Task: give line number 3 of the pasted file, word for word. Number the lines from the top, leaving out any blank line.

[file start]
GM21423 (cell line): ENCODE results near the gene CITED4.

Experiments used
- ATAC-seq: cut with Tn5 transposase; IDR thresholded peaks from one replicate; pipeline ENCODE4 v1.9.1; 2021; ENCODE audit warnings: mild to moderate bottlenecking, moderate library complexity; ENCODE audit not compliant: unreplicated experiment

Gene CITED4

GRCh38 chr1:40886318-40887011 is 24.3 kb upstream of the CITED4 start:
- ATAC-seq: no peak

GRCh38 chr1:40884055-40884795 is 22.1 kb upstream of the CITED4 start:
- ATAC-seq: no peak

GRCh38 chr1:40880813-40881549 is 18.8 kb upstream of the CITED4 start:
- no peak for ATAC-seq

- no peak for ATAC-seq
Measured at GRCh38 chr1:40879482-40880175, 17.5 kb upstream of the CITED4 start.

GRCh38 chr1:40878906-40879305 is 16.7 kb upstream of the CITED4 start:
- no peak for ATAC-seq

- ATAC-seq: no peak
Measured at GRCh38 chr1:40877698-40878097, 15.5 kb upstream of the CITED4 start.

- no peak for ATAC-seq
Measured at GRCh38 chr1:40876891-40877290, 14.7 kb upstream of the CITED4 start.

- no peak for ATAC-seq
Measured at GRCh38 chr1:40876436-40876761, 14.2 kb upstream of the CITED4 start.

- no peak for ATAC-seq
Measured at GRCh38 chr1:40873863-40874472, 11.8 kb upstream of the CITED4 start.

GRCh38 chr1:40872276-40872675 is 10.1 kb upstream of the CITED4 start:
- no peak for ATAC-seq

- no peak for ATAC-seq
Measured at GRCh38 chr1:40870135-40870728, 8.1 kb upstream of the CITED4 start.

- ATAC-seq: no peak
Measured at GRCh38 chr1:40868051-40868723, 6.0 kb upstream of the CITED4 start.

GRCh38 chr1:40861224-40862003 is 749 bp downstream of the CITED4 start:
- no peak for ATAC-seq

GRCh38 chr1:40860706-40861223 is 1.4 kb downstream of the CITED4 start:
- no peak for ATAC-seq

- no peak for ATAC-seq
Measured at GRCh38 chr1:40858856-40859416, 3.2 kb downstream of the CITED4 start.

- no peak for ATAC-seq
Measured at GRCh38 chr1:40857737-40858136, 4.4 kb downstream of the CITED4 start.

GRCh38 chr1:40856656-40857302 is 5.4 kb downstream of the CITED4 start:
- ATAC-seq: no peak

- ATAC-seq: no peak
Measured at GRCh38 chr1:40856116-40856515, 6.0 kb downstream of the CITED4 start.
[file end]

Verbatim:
- ATAC-seq: cut with Tn5 transposase; IDR thresholded peaks from one replicate; pipeline ENCODE4 v1.9.1; 2021; ENCODE audit warnings: mild to moderate bottlenecking, moderate library complexity; ENCODE audit not compliant: unreplicated experiment